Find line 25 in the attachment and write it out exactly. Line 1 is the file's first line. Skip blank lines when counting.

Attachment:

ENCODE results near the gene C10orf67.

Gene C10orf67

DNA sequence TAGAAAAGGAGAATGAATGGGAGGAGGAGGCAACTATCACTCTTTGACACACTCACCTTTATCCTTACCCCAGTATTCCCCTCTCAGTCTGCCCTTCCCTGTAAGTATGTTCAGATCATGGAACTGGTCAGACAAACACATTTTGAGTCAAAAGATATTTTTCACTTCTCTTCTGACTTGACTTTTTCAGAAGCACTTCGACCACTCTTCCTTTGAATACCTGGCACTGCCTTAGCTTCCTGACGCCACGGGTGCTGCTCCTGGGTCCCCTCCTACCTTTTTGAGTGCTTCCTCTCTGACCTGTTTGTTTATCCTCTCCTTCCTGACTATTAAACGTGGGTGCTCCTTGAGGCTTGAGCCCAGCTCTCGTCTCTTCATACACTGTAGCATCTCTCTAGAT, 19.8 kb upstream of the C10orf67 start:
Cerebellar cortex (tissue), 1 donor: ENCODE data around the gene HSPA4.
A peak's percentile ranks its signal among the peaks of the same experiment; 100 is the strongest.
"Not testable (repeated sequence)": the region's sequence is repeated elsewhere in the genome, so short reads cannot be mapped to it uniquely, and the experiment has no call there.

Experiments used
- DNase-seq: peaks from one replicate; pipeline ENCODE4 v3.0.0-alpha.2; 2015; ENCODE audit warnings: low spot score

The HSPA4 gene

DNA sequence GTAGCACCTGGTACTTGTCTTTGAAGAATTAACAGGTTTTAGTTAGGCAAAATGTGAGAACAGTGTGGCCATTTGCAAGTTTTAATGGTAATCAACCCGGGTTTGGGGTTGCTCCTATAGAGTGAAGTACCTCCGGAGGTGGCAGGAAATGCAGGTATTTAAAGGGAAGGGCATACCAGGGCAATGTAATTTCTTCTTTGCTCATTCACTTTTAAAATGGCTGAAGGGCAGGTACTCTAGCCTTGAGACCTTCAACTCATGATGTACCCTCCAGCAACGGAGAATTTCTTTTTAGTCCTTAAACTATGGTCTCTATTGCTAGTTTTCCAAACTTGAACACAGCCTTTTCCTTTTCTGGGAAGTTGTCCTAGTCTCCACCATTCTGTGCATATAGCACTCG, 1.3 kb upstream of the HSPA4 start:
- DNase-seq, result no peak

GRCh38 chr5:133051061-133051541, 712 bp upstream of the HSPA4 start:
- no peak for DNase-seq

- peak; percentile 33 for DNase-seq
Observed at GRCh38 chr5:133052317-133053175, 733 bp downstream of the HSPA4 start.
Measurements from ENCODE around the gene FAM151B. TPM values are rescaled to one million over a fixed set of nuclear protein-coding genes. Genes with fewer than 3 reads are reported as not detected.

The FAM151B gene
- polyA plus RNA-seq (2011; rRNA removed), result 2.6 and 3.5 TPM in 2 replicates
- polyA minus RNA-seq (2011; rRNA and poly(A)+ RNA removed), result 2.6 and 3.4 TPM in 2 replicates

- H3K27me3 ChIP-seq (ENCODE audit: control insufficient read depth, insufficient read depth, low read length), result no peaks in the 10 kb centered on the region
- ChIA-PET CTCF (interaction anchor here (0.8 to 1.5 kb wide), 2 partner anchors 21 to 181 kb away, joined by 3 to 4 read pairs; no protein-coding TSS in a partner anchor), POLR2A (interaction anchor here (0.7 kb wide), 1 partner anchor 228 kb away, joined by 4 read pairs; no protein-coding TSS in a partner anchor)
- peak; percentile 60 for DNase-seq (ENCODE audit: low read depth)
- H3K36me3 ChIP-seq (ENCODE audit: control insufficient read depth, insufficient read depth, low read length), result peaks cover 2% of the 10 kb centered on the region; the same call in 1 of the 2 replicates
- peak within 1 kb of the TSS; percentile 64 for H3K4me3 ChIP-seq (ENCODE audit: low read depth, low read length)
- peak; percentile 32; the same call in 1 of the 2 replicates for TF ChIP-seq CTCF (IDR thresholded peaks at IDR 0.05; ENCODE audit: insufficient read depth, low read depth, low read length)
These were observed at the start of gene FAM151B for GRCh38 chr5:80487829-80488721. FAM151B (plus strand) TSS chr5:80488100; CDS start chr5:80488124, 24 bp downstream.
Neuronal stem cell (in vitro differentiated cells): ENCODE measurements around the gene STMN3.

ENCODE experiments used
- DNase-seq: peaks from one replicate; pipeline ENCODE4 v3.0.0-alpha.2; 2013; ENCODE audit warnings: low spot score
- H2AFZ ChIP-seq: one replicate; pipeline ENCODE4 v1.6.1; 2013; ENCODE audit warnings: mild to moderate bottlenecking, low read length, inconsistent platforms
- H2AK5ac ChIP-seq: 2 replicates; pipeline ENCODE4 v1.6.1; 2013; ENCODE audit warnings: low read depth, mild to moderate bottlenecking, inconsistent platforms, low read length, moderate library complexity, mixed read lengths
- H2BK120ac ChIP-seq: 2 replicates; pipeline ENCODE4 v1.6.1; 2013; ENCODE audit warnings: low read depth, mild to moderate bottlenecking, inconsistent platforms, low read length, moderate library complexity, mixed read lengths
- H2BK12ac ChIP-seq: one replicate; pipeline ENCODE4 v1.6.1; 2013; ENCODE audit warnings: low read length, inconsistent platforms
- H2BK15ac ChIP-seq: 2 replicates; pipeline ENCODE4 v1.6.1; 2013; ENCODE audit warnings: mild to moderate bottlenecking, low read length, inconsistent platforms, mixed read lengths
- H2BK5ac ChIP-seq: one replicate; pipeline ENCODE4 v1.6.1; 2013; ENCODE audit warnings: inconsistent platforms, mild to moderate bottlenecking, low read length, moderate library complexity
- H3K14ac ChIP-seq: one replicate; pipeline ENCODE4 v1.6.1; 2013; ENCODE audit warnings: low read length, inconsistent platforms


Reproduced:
- peak; percentile 32; the same call in 1 of the 2 replicates for TF ChIP-seq CTCF (IDR thresholded peaks at IDR 0.05; ENCODE audit: insufficient read depth, low read depth, low read length)